As for that Joyce ‘poetry’ you sampled: in my humble opinion, that’s bombastic and faux-classical, like Pound in his Cantos. The truth of those modernist huxsters will some day be revealed. It’s hard to reject one’s grandparents and great-grandparents, I know. Such hard working people, and they suffered so much.


        • Bill said,

          July 29, 2011 at 10:35 pm

          Ha ha, Tom, well said. But you won’t disprove the greatness of Ulysses so easily. Constant brilliant invention and feeling, too. Should be right up your alley, not to mention the bonus of anti-British-imperialism.

          The Winters you want is the Swallow Press Defense of Reason that includes Defense of Reason, Maule’s Curse, Primitivism and Decadence, etc. I don’t have it with me so just take that as an approximate TOC.

          • Nooch said,

            July 29, 2011 at 10:46 pm

            Bill, are you a big fan
            Of Joyce’s bio by Ellmann?

            • Bill said,

              July 30, 2011 at 5:10 pm

              I can’t answer, Nooch, to a surety
              not having read it in maturity.

              • Noochinator said,

                July 30, 2011 at 5:57 pm

                I’ll hafta give it a shot,
                Since it has its share of fandom—
                Ever see the Japanese ad
                That Charles Bronson did for Mandom?

                • Bill said,

                  July 30, 2011 at 6:25 pm

                  I’m speechless, friend, for now.
                  What can I say but, Wow?

                  • thomasbrady said,

                    July 31, 2011 at 11:06 am

                    Perfumes and colognes offend more than cigarette smoke these days. Someone needs to tell these people: your cologne/perfume does not make you smell good or clean—it makes you smell offensive, and it permeates a large space. All you need is a little deodorant, not anti-perspirant, under yr arms. And if you insist on extra scents, please use a tiny amount! Now Mandom, that’s something else entirely…pour that stuff on!!

          • thomasbrady said,

            July 29, 2011 at 11:32 pm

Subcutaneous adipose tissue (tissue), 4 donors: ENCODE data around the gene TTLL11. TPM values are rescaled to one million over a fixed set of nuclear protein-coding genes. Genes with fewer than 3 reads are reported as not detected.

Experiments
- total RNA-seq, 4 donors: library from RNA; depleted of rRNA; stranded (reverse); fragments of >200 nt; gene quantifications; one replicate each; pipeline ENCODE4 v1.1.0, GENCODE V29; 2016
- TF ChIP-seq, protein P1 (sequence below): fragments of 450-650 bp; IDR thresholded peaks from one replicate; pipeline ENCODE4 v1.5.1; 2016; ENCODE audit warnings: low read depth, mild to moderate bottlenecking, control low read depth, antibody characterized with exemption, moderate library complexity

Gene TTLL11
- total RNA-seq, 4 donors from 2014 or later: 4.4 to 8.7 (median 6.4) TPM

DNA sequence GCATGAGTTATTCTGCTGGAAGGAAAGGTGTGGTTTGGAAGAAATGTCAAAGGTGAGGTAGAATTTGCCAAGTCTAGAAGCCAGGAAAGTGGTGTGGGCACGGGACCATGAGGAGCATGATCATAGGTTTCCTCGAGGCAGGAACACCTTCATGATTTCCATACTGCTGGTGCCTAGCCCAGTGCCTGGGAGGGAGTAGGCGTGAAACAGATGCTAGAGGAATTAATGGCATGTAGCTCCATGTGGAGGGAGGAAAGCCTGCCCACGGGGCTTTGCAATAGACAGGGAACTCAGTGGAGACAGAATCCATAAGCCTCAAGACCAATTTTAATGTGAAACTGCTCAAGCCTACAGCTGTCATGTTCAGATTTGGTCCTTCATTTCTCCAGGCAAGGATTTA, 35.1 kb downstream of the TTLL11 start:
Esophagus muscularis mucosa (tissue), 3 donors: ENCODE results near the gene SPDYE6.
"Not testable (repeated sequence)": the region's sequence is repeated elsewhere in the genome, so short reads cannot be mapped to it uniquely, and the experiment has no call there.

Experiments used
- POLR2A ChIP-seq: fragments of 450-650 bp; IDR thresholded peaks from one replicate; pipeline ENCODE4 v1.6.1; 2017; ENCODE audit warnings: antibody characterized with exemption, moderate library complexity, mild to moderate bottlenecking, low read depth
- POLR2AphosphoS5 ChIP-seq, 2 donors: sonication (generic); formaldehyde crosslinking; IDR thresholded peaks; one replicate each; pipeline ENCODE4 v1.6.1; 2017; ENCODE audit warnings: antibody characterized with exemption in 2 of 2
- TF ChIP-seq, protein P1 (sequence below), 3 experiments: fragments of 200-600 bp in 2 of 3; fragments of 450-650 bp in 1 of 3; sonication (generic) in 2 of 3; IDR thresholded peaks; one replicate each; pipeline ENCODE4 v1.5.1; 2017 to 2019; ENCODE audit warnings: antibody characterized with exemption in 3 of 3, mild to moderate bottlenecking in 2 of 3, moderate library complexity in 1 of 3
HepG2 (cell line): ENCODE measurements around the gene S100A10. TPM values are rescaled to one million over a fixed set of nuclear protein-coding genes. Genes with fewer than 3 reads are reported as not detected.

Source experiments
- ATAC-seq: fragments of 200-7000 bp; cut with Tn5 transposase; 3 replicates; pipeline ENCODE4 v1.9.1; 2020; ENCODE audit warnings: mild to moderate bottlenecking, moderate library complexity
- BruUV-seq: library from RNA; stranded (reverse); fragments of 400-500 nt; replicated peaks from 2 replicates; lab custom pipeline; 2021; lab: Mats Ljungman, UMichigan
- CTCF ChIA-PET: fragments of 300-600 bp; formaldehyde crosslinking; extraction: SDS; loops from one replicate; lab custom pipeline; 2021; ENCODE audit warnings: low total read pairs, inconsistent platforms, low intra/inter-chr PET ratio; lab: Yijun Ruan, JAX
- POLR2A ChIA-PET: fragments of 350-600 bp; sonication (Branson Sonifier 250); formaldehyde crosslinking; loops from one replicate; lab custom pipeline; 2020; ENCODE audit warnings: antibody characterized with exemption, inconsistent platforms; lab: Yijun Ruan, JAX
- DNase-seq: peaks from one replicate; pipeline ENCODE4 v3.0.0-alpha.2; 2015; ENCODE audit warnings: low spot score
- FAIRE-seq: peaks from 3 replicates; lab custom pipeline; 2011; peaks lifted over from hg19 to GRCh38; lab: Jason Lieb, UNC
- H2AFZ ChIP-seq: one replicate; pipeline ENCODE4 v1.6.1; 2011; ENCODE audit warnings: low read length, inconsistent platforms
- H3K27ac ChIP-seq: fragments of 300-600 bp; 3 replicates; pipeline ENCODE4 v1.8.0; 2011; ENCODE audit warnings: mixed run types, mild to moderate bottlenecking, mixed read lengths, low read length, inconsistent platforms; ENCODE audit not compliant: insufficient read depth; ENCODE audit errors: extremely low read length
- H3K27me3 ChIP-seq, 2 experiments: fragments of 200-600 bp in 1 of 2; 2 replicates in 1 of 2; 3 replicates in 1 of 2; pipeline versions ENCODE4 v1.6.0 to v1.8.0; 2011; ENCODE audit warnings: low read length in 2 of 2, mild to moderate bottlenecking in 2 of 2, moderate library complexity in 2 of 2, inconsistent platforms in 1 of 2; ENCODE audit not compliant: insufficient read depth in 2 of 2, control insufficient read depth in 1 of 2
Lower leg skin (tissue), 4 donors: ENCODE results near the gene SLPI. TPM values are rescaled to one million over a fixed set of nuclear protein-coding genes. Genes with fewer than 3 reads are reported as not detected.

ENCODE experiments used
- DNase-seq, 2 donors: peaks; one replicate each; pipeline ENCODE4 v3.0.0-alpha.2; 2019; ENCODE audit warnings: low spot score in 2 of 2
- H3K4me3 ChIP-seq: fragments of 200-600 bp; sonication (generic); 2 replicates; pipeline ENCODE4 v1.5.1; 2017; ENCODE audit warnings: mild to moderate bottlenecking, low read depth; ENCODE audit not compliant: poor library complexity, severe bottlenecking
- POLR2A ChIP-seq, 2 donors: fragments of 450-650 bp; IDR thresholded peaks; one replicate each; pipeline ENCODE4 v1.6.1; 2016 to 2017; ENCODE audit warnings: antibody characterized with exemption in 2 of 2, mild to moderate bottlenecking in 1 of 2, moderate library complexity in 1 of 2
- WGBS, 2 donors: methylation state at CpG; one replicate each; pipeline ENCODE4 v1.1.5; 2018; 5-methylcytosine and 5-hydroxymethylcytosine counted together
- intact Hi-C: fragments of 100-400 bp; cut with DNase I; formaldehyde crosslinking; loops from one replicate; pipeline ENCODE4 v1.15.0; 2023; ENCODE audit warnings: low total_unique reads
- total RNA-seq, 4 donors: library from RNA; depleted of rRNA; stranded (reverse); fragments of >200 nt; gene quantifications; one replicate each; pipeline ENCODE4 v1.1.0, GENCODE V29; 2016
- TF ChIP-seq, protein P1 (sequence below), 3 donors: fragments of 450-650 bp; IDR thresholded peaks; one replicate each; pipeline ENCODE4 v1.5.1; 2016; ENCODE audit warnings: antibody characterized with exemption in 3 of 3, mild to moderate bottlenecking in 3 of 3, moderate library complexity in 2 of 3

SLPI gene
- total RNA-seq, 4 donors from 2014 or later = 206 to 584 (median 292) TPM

Joyce is the Irishman that British imperialism chose to be the great Modernist writer—precisely because Joyce presents the Irish as bitter, wanking drunks. Just as Faulkner, who portrays southerners as demented drunks, was pushed forward as the great Southern writer.

            “Perfume of embraces all him assailed.

            With hungered breath obscurely, he mutely craved to adore.

            the heaventree of humid, nightblue fruit”

            reeks of ‘trying to sound poetic’ emptiness. It might pass as 1964 John Lennon making fun of poetry, but that’s it.

            • July 29, 2011 at 11:44 pm

              Erskine Caldwell was a writer
              Anointed by tastemakers
              For highlighting the squalor of
              The Lord God’s little acres.

            • Bill said,

              July 30, 2011 at 5:14 pm

              You’re a hard man, Tom! They would have liked to disdain Joyce, but he was too good, so they canonized him.

  5. July 29, 2011 at 12:26 am

    Tom, you never returned to Curtis Faville’s blog ( for ‘Part II of ‘Meaning and the Structure of Rhyme’, as promised. I could use some help, dude.

    • thomasbrady said,

      July 31, 2011 at 11:09 am


      Good morning.

      Did you see Faville elevated my comment to an addendum to his Part I essay?

      I’m returning the favor with a Scarriet Faville post. Stay tuned.


  6. thomasbrady said,

    July 29, 2011 at 11:30 am

    I’m about to reply…had to think of something good…curtis is wrong on so many levels…but it did get me thinking…so good for him…

  7. December 19, 2012 at 9:11 am

    McLuhan vs. Auden,
    Quite a lot of fun—
    Recorded in Toronto
    Way back in ’71:

  8. noochinator said,

    September 16, 2015 at 7:53 pm

    Speaking of Auden, here’s a poem of his that was set to music (remarkably, in a cabaret song) by Benjamin Britten:

    O Tell Me The Truth About Love

    Some say love’s a little boy,
    And some say it’s a bird,